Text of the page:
With films from Estonia, Georgia, Russia, Poland and Mauritania (the director of Timbuktu, Abderrahmane Sissako, sharpened his skills at Moscow’s film school), the east and its cinematic influence has dominated this year’s foreign-language Oscar nominations. (The other film in contention is Argentine.)
There isn’t a single theme tying the films together, but in its own way, each film that made it to nomination (or in Georgia’s case, the January shortlist) deals at once with the local and universal, rooting themes comprehensible to everyone in an unmistakably individual setting.
Some of the film directors may claim, as Andrey Zvyagintsev has done with Leviathan, that motifs in their films are relevant to all mankind. But the particular settings and periods of all the films cannot help but give viewers an insight into cultures and memories too often absent from contemporary cinema. Many of the stories told by the directors in these films are inspired by devastating events which have shaped their contemporary societies. While not documentaries, these films are far from fiction, with each picture telling human tales of a region coming to terms with its past.
Director: Zaza Urushadze
Set in a rural village in Abkhazia,Tangerines is a tale of pacifism set against the backdrop of the 1992-93 war in Abkhazia. The film follows the lives of two Estonian farmers, who remain in their village to harvest the annual crop of tangerines, despite the exodus of Estonians who return to their homeland following the outbreak of the conflict. When two wounded fighters — one a Chechen mercenary fighting on the Abkhazia side, the other a Georgian — turn up on their land injured but eager to avenge their fallen comrades, the two farmers nurse them back to health, and in the process come to learn about human frailty and the hope of atonement.
Corn Island (Georgia)
Director: Giorgi Ovashvili
A look back at a painful era of Georgian history, Corn Island takes place on the Enguri River, the dividing line of the conflict between Georgia and Abkhazia during the 1990s. Set during a period that saw the region rocked by civil conflict, the film has been described as a subdued psychological drama, telling the story of an old Abkhaz man and his granddaughter living on an island during wartime. Choosing Abkhaz protagonists instead of Georgian ones, Ovashvili wanted to “open up the emotional side of [the conflict] and tell Georgian audiences the story from another angle”, a feat he achieves through his use of nameless characters and sparse dialogue.
Director: Andrey Zvyagintsev
Andrey Zvyagintsev’s Leviathan has arguably become one of Russia’s most important films in recent years. Its divisiveness among Russians, who have labelled the film as anything from the most accurate portrayal of modern Russia to a Russophobic slur worthy of banning, speaks volumes about the film’s ambiguous themes. Leviathan chronicles the attempts of protagonist Kolya, a handyman living in Russia’s Far North, to resist the corrupt local mayor from seizing his land for his own construction project. The heavy vodka-drinking, infuriating bureaucracy and ultimate futility of fighting against injustice are, some claim, tropes unique to Russia. But Zvyagintsev’s assertion that the seduction of corruption and the defeat of good by evil — themes at the heart of his work — are common not just to Russians but to all mankind, leaves the interpretation of the film open.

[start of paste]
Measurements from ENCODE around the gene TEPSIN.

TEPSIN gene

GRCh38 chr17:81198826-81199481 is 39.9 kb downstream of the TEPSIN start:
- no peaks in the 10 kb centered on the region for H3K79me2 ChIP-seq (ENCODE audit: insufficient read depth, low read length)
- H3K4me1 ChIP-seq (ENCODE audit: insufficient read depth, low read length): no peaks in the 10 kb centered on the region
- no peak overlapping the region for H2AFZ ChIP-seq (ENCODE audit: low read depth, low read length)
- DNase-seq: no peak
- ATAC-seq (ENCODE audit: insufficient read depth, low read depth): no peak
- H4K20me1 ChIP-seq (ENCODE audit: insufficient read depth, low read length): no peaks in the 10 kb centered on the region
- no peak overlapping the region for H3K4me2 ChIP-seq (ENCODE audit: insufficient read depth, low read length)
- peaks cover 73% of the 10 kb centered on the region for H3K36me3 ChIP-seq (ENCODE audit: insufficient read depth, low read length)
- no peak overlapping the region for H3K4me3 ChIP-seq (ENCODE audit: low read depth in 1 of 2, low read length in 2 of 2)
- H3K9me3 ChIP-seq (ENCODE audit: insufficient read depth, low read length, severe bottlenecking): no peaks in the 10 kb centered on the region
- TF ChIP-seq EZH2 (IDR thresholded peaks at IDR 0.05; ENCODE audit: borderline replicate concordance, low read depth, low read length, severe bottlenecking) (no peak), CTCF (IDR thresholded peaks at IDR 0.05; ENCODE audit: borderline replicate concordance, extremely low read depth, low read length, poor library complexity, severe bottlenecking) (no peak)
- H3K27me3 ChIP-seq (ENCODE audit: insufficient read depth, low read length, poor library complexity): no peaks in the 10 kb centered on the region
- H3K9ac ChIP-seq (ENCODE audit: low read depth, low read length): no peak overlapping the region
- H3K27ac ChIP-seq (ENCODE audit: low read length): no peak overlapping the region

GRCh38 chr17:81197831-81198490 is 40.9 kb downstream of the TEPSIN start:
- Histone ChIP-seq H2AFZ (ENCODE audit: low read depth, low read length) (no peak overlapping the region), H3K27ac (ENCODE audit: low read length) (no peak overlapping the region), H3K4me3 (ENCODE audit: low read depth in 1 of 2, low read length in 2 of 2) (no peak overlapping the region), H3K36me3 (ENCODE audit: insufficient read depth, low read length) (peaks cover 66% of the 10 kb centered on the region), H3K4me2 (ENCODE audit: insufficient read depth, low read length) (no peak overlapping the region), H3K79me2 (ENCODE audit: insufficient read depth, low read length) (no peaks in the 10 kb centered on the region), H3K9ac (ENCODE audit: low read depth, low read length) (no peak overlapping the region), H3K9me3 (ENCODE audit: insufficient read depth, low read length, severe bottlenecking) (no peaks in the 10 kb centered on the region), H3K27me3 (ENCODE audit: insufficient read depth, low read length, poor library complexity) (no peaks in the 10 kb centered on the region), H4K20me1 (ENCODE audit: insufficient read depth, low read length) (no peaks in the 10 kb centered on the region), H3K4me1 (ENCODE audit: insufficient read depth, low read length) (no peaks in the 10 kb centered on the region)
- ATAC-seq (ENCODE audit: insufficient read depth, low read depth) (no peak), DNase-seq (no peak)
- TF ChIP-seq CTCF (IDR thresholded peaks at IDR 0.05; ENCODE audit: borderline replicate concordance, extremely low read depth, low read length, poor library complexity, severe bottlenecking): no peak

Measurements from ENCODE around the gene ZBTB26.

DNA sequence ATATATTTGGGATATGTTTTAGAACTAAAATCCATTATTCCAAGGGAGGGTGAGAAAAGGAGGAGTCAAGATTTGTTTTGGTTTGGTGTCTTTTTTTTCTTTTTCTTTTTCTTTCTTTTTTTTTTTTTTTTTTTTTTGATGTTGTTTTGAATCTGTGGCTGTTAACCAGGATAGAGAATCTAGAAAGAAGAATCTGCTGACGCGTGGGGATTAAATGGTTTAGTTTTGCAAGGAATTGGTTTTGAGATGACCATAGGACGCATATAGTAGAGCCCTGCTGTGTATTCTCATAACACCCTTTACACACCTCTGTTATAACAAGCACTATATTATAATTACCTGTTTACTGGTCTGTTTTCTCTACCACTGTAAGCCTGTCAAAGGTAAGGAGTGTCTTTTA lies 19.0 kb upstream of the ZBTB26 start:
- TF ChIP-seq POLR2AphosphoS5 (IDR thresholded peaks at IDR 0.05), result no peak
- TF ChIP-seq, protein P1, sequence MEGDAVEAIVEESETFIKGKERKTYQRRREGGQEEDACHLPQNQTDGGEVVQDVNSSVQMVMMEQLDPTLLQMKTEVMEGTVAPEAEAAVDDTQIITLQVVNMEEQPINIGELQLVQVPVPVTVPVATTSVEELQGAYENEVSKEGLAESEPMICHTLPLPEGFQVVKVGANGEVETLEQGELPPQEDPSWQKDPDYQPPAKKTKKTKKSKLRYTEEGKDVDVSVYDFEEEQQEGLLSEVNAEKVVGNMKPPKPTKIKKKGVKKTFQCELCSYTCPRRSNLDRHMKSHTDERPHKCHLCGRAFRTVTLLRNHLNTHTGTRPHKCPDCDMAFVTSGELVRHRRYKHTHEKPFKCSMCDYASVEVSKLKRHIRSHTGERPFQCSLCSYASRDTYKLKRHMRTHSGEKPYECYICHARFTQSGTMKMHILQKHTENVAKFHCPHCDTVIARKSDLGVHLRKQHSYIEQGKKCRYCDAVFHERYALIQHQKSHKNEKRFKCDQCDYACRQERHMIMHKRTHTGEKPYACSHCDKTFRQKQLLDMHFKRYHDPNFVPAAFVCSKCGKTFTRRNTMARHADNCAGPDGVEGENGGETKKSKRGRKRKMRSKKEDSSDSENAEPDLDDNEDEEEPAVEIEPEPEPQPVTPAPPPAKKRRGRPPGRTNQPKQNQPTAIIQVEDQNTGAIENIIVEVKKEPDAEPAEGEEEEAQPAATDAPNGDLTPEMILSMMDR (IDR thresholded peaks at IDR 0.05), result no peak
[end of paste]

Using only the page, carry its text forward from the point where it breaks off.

Director: Abderrahmane Sissako
Mauritanian filmmaker Abderrahmane Sissako honed his cinematic craft at Moscow’s Federal State Film Institute during the 1980s, making a name for himself with the 1997 documentary Rostov-Luanda, about his journey to Angola in search of an old friend from film school. His latest film, Timbuktu, follows the lives of a cattle herder and his family, whose typically quiet lives are rocked by the occupation of Islamist fundamentalist group Ansar Dine in 2012. Sissako’s portrayal of jihadists in the film has been noted for its humanity — they are not without hearts, but rather they have taught themselves not to use them. Leaving aside the hysteria of trite, Hollywood “terrorism” movies, Sissako’s Timbuktu presents an unflinching look at the nature of intolerance and its decimation of diversity against the backdrop of a village under occupation.
Director: Pawel Pawilowski
Anna, a novice nun, is told by her mother superior to visit her aunt before taking her vows. Her aunt, a judge and communist party member, tells her two important things: that her parents were Jews murdered by the Nazis; and that her real name is Ida Lebenstein. The quest that ensues sees the protagonist, along with her aunt, search for answers about the death of her parents, in what becomes a spiritual and personal journey of faith for which the legacy of the Second World War is a backdrop. The black and white film has been praised for its privileging of the personal over the political, depicting the struggle to understand the past in its own right rather than being overshadowed by the Cold-War communism and post-war stupor that gripped Poland at the time.